Oh, what a shitty day. Now, now, don't panic, I'm fine. Or fine enough, at least. The only way my day (and tomorrow, if I'm being honest) will affect us at the moment is how my day relates to my posting-energy levels. And today has really done a number on those levels. The bad news is that, even though I finished reading enough substantial, interesting fiction for a full-length post, I'm not going to. That will come tomorrow. Or the next day. The good news, though, is that I own a book called 100 Hair-Raising Little Horror Stories, which is a 500-page anthology filled with horror stories no longer than about eight pages. I've read three of those, so that I could put up this half-assed post.
First up is Steve Rasnic Tem's "The Giveaway". This one's about four pages, and deals with the stories children make up to threaten each other with, and what it might be like if those threats turned out to be true, and/or how those threats work on the children who receive them. This is a sad little story that is unfortunately marred, in my view, by clanging dialogue. I've read a little Tem before (and more on him next week, by the way), and I'm very intrigued by his work. This one just jars the ear.
Next is "He Kilt It With a Stick", by William F. Nolan. It deals with a man who has spent his life keeping one part of his life hidden from everyone he knows, and that is his passion for killing cats. What is it with horror writers and cat-murder? I can't tell if these writes particularly hate cats -- they always describe the animals as cold, cruel, and dishonest -- or they particularly love cats, and want to purge their anger against those who would hurt them. After all, the bad qualities being attributed to cats always comes from the point of view of their attackers. Anyway. The cat-murderer also has a severe heart condition. God only knows if that'll come into play.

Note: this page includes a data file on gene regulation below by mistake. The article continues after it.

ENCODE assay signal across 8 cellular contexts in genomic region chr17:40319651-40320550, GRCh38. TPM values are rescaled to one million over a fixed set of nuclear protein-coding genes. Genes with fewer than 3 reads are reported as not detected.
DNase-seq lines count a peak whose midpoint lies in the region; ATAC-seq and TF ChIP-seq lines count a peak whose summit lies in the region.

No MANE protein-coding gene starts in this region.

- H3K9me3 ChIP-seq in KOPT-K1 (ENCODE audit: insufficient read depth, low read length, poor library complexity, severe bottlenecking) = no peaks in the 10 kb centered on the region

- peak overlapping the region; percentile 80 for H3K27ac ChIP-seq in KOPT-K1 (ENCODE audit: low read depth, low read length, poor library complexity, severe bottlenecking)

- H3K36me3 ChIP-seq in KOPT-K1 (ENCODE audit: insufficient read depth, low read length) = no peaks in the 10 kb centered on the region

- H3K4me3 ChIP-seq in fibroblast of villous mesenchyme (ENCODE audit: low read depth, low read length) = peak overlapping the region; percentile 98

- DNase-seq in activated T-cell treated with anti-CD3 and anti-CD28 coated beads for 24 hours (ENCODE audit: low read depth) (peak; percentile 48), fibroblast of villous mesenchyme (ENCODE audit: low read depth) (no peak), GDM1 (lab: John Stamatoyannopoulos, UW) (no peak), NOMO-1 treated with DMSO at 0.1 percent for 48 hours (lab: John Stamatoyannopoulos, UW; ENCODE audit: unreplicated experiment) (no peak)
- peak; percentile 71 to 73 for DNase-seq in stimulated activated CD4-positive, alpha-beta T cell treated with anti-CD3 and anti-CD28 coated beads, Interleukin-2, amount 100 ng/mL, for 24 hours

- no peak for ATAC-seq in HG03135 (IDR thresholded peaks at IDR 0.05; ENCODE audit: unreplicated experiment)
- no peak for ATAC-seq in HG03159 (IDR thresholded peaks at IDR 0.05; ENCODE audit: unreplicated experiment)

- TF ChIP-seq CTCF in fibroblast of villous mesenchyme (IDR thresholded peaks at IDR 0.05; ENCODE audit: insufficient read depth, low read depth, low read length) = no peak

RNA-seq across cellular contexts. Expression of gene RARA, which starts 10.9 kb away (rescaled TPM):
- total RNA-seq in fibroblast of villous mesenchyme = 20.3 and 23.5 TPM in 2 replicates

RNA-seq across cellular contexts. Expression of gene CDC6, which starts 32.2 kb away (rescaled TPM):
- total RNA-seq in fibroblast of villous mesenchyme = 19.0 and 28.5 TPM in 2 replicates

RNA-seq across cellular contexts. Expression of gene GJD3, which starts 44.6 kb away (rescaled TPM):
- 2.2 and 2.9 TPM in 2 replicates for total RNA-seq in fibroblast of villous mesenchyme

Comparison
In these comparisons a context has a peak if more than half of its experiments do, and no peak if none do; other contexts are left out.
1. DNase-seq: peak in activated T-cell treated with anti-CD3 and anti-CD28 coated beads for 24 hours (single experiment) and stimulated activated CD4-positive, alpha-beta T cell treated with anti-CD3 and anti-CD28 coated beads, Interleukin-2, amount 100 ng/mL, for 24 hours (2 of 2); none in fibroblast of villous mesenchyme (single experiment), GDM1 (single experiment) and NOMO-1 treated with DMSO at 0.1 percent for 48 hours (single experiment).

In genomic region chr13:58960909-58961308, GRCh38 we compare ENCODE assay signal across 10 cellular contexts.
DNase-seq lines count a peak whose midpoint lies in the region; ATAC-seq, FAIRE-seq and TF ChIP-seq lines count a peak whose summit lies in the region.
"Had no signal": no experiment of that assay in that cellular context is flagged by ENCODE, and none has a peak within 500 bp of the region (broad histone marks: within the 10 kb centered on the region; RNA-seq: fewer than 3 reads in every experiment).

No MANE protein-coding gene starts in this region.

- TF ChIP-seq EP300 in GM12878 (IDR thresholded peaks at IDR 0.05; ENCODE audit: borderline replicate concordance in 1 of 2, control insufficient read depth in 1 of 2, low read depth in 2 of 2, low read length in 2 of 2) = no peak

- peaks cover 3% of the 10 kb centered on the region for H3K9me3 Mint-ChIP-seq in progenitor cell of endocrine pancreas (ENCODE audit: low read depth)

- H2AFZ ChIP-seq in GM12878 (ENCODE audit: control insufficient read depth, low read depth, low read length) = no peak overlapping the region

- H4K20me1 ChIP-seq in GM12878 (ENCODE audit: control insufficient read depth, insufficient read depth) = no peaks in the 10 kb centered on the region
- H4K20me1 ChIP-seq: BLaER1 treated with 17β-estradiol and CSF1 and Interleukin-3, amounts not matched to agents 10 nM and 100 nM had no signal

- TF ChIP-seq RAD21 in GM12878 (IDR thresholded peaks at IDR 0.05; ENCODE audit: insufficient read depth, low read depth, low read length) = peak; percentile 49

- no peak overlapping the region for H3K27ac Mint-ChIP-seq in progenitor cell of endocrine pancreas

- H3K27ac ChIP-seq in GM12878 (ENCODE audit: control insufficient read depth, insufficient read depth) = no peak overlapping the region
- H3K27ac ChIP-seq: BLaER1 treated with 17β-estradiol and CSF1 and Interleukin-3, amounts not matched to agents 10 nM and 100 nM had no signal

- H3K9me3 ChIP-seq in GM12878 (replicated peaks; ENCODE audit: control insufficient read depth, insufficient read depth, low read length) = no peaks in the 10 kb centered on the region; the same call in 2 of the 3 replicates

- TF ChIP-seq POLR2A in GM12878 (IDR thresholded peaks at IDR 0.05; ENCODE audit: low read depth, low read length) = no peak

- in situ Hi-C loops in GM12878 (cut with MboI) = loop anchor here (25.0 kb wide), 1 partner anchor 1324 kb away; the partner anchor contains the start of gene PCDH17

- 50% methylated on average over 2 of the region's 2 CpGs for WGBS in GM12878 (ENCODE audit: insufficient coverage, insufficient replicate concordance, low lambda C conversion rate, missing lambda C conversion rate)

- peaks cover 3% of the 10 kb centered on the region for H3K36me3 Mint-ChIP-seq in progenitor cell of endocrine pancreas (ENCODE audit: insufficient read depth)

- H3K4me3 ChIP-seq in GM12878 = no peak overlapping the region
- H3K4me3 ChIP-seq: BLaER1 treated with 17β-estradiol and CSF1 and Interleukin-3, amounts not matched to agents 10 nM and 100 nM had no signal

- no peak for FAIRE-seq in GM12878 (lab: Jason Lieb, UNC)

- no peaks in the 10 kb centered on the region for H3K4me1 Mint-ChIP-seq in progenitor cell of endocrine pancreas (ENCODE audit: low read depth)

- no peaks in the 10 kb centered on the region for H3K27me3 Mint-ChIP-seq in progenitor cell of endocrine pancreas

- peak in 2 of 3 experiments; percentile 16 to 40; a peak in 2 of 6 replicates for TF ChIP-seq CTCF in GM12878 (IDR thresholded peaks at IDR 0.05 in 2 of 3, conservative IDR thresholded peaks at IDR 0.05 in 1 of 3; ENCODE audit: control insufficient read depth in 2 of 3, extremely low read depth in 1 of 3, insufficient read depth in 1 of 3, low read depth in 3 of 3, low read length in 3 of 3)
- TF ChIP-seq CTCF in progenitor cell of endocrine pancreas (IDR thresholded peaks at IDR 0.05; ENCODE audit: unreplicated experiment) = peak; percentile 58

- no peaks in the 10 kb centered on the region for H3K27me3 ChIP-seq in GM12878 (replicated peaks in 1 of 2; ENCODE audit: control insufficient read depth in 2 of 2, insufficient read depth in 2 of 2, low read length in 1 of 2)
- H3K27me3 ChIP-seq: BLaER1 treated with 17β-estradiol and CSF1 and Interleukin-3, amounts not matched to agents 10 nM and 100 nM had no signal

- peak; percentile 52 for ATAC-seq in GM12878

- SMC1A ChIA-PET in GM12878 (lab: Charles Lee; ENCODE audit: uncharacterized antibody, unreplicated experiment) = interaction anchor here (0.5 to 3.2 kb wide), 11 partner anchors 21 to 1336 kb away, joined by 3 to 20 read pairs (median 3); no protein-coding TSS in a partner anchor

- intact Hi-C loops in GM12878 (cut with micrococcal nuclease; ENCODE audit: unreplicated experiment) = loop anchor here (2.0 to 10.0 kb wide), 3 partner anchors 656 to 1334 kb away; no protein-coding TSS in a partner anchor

It's not a bad story, really. I just feel like I've already read it a few times this month. And several more times in all the years previous.
Lastly, we have Chet Williamson's "The Assembly of the Dead". It's a bit of a stretch to call this one a "horror" story, but if you cast your net wide enough to include the idea of "existential dread" in your definition of the genre, then it fits nicely. And it's a terrific story. Really. It's about an American Congressman who has traveled to a corrupt and unnamed country in order to recover the body of one of his constituents. That's pretty much it, as far as plot. As I said, it's a wonderful story. It reminded me a little of Tobias Wolff. I know, but shut up, because it did. If you can get your hands on this one, do so. Williamson's story really caught me of guard -- it's both chilling and moving.
That's it for now. More tomorrow.